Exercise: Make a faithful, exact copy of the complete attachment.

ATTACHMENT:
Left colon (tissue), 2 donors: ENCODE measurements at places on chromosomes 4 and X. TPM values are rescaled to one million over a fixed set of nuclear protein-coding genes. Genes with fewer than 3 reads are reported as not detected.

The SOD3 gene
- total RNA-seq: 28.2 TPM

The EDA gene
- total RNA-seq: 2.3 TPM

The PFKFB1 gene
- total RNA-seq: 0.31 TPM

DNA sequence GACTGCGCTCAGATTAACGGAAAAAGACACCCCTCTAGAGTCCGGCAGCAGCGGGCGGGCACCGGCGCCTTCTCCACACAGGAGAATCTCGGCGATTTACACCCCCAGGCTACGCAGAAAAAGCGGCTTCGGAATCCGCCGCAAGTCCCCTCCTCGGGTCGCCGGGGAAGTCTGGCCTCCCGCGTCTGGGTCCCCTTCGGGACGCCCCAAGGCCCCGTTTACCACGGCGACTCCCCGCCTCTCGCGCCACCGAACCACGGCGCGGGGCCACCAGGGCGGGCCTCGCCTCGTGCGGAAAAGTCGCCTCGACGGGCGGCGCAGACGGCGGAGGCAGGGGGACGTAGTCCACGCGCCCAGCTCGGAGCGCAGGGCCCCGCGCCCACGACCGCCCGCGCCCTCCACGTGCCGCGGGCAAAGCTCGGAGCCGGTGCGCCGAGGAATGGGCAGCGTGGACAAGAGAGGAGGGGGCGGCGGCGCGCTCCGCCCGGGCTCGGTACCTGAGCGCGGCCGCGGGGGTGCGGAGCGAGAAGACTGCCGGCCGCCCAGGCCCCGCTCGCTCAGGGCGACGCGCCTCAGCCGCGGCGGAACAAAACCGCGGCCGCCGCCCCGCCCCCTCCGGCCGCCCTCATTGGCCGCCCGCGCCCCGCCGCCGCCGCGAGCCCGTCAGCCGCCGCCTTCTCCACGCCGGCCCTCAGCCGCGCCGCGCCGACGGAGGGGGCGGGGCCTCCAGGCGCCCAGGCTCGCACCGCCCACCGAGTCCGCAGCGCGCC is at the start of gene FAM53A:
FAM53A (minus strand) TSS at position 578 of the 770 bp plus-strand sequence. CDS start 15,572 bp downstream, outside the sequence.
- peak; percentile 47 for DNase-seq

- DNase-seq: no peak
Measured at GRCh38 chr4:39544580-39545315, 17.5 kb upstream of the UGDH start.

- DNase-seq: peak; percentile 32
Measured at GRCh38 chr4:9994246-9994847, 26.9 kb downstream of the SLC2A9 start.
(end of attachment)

Left colon (tissue), 2 donors: ENCODE measurements at places on chromosomes 4 and X. TPM values are rescaled to one million over a fixed set of nuclear protein-coding genes. Genes with fewer than 3 reads are reported as not detected.

The SOD3 gene
- total RNA-seq: 28.2 TPM

The EDA gene
- total RNA-seq: 2.3 TPM

The PFKFB1 gene
- total RNA-seq: 0.31 TPM

DNA sequence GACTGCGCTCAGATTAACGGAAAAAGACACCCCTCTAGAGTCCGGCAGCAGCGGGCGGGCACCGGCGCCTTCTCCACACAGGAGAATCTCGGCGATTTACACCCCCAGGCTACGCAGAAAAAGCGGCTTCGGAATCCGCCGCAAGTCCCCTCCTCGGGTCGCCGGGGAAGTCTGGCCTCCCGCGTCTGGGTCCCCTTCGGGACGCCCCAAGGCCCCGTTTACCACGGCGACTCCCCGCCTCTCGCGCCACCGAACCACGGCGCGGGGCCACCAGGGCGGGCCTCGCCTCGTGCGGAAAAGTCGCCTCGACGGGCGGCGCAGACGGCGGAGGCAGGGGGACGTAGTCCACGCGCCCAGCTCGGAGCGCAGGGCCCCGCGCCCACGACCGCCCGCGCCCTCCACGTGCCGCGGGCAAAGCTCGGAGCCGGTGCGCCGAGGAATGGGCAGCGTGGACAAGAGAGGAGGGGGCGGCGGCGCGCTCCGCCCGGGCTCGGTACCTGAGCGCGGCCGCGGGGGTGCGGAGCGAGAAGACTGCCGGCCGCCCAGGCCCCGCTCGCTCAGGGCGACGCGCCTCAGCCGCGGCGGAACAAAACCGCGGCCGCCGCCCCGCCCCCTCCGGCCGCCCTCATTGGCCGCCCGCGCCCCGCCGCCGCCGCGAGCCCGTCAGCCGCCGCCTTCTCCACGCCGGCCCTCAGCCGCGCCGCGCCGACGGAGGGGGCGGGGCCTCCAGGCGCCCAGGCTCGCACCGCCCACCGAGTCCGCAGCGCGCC is at the start of gene FAM53A:
FAM53A (minus strand) TSS at position 578 of the 770 bp plus-strand sequence. CDS start 15,572 bp downstream, outside the sequence.
- peak; percentile 47 for DNase-seq

- DNase-seq: no peak
Measured at GRCh38 chr4:39544580-39545315, 17.5 kb upstream of the UGDH start.

- DNase-seq: peak; percentile 32
Measured at GRCh38 chr4:9994246-9994847, 26.9 kb downstream of the SLC2A9 start.